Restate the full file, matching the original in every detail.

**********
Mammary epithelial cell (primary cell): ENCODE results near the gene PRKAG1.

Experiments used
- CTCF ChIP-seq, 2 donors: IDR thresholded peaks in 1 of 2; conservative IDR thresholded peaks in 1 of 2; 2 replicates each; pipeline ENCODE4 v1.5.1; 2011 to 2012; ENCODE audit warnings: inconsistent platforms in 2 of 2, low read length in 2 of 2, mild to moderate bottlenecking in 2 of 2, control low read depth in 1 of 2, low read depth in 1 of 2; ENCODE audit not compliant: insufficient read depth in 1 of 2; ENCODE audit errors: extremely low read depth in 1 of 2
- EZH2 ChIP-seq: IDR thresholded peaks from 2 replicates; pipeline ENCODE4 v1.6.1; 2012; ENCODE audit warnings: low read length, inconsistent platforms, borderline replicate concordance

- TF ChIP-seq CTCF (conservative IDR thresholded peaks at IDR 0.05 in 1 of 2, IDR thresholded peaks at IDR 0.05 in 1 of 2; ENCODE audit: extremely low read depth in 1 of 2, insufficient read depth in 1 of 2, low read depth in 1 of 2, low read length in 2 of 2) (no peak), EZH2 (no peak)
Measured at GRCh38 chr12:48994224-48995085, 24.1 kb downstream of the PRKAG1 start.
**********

Mammary epithelial cell (primary cell): ENCODE results near the gene PRKAG1.

Experiments used
- CTCF ChIP-seq, 2 donors: IDR thresholded peaks in 1 of 2; conservative IDR thresholded peaks in 1 of 2; 2 replicates each; pipeline ENCODE4 v1.5.1; 2011 to 2012; ENCODE audit warnings: inconsistent platforms in 2 of 2, low read length in 2 of 2, mild to moderate bottlenecking in 2 of 2, control low read depth in 1 of 2, low read depth in 1 of 2; ENCODE audit not compliant: insufficient read depth in 1 of 2; ENCODE audit errors: extremely low read depth in 1 of 2
- EZH2 ChIP-seq: IDR thresholded peaks from 2 replicates; pipeline ENCODE4 v1.6.1; 2012; ENCODE audit warnings: low read length, inconsistent platforms, borderline replicate concordance

- TF ChIP-seq CTCF (conservative IDR thresholded peaks at IDR 0.05 in 1 of 2, IDR thresholded peaks at IDR 0.05 in 1 of 2; ENCODE audit: extremely low read depth in 1 of 2, insufficient read depth in 1 of 2, low read depth in 1 of 2, low read length in 2 of 2) (no peak), EZH2 (no peak)
Measured at GRCh38 chr12:48994224-48995085, 24.1 kb downstream of the PRKAG1 start.